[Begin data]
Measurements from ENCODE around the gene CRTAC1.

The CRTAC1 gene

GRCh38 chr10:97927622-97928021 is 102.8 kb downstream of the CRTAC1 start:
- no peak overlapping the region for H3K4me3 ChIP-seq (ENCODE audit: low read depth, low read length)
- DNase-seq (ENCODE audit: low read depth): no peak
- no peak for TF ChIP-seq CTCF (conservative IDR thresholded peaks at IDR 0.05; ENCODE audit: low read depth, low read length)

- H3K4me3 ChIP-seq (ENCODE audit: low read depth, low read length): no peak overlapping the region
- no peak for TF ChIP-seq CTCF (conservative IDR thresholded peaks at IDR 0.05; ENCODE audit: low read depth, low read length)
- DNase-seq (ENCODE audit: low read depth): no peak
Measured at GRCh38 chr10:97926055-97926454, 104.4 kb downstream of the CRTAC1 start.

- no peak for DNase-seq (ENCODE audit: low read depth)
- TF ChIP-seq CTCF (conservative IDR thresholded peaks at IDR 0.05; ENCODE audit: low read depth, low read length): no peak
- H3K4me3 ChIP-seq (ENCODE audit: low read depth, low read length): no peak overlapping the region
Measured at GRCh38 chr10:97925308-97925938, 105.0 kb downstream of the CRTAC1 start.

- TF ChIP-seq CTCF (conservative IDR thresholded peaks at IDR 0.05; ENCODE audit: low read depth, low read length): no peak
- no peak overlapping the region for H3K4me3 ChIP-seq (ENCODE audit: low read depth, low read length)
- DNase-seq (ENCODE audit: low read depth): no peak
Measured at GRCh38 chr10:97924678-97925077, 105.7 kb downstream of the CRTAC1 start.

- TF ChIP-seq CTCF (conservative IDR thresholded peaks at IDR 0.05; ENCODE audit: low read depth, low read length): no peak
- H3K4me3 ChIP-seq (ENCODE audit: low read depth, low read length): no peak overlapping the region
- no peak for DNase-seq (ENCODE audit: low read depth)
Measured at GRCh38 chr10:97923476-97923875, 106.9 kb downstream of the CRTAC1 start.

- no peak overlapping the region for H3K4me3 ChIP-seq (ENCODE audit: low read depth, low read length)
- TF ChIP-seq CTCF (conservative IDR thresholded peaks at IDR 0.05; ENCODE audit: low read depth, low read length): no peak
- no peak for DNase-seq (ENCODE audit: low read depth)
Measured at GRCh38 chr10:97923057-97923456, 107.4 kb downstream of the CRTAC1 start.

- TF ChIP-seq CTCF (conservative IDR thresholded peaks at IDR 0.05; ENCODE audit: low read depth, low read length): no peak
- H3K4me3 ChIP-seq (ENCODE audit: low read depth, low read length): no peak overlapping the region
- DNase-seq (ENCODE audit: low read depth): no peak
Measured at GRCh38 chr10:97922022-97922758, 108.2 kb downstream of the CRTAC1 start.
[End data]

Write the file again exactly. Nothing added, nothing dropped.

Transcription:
Measurements from ENCODE around the gene CRTAC1.

The CRTAC1 gene

GRCh38 chr10:97927622-97928021 is 102.8 kb downstream of the CRTAC1 start:
- no peak overlapping the region for H3K4me3 ChIP-seq (ENCODE audit: low read depth, low read length)
- DNase-seq (ENCODE audit: low read depth): no peak
- no peak for TF ChIP-seq CTCF (conservative IDR thresholded peaks at IDR 0.05; ENCODE audit: low read depth, low read length)

- H3K4me3 ChIP-seq (ENCODE audit: low read depth, low read length): no peak overlapping the region
- no peak for TF ChIP-seq CTCF (conservative IDR thresholded peaks at IDR 0.05; ENCODE audit: low read depth, low read length)
- DNase-seq (ENCODE audit: low read depth): no peak
Measured at GRCh38 chr10:97926055-97926454, 104.4 kb downstream of the CRTAC1 start.

- no peak for DNase-seq (ENCODE audit: low read depth)
- TF ChIP-seq CTCF (conservative IDR thresholded peaks at IDR 0.05; ENCODE audit: low read depth, low read length): no peak
- H3K4me3 ChIP-seq (ENCODE audit: low read depth, low read length): no peak overlapping the region
Measured at GRCh38 chr10:97925308-97925938, 105.0 kb downstream of the CRTAC1 start.

- TF ChIP-seq CTCF (conservative IDR thresholded peaks at IDR 0.05; ENCODE audit: low read depth, low read length): no peak
- no peak overlapping the region for H3K4me3 ChIP-seq (ENCODE audit: low read depth, low read length)
- DNase-seq (ENCODE audit: low read depth): no peak
Measured at GRCh38 chr10:97924678-97925077, 105.7 kb downstream of the CRTAC1 start.

- TF ChIP-seq CTCF (conservative IDR thresholded peaks at IDR 0.05; ENCODE audit: low read depth, low read length): no peak
- H3K4me3 ChIP-seq (ENCODE audit: low read depth, low read length): no peak overlapping the region
- no peak for DNase-seq (ENCODE audit: low read depth)
Measured at GRCh38 chr10:97923476-97923875, 106.9 kb downstream of the CRTAC1 start.

- no peak overlapping the region for H3K4me3 ChIP-seq (ENCODE audit: low read depth, low read length)
- TF ChIP-seq CTCF (conservative IDR thresholded peaks at IDR 0.05; ENCODE audit: low read depth, low read length): no peak
- no peak for DNase-seq (ENCODE audit: low read depth)
Measured at GRCh38 chr10:97923057-97923456, 107.4 kb downstream of the CRTAC1 start.

- TF ChIP-seq CTCF (conservative IDR thresholded peaks at IDR 0.05; ENCODE audit: low read depth, low read length): no peak
- H3K4me3 ChIP-seq (ENCODE audit: low read depth, low read length): no peak overlapping the region
- DNase-seq (ENCODE audit: low read depth): no peak
Measured at GRCh38 chr10:97922022-97922758, 108.2 kb downstream of the CRTAC1 start.